Early ADS WOTY nominations posted

Mark Mandel thnidu at GMAIL.COM
Sun Dec 23 03:56:10 UTC 2007

Jim Parish wrote:

> Mark Mandel wrote:
> > VGhlIENoaW5hIGxpbmsgaXMgYWxzbyBob3cgSSBy
> > ZW1lbWJlciBpdC4uLiBhbmQgeW91IG5lZWQg
> etc.
> I suppose it was inevitable....

OK, I think this must be it. Originally I quoted Wikipedia including four
Chinese characters, and that must have caused the messup. Let's try this


The China link is also how I remember it... and you need look no further
than Google's first two hits for confirmation: Wikipedia (of course), and
then PBS. The openings:

Wikipedia <http://en.wikipedia.org/wiki/Ping_Pong_Diplomacy>:
Ping Pong Diplomacy (Chinese: [deleted]) refers to the exchange of ping pong
players of the United States and People's Republic of China (PRC) in the
1970s. The event marked a thaw in U.S.-China relations that paved the way to
a visit to Beijing by President Richard Nixon.

PBS, The American Experience | Nixon's China
One of the first public hints of improved U.S.-China relations came on April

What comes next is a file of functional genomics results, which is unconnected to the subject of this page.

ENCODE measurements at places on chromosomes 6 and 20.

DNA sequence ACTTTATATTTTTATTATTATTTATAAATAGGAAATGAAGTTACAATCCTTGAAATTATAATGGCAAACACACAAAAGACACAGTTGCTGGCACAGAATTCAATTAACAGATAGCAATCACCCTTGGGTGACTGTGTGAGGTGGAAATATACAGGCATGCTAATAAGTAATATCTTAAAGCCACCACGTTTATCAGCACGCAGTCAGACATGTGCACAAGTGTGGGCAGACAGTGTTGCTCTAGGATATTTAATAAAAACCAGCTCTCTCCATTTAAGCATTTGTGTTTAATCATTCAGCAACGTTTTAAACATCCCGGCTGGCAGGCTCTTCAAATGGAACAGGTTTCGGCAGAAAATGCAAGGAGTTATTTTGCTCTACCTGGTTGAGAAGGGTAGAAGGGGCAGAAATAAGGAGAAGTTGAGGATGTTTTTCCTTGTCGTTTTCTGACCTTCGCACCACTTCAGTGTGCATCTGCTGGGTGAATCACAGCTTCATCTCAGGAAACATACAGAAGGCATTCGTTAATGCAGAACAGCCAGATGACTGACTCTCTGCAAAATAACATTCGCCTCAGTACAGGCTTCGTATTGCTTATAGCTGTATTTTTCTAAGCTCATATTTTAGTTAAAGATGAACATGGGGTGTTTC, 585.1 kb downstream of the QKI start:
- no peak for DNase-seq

6, 1971, when the American Ping-Pong team, in Japan for the 31st World Table
Tennis Championship, received a surprise invitation from their Chinese
colleagues for an all-expense paid visit to the People's Republic.
*Time*magazine called it "The ping heard round the world." On April 10, nine
players, four officials, and two spouses stepped across a bridge from Hong
Kong to the Chinese mainland, ushering in an era of "Ping-Pong diplomacy."
They were the first group of Americans allowed into China since the
Communist takeover in 1949.

m a m

On Dec 19, 2007 3:49 PM, Barbara Need <[log in to unmask]> wrote:

> On 19 Dec 2007, at 14:41, [log in to unmask] wrote:
> > Is "ping pong diplomacy" (back-and-forth negotiations--especially
> > with N
> > Korea?) new? It is new to me, anyway, and my instinct tells me that
> > it is a
> > keeper.
> I don't think so. I associate it with China, in the 1970s. (When it
> might have had less to do with the back-and-forth and more to do with
> actual ping-pong!)
> Barbara

The American Dialect Society - http://www.americandialect.org

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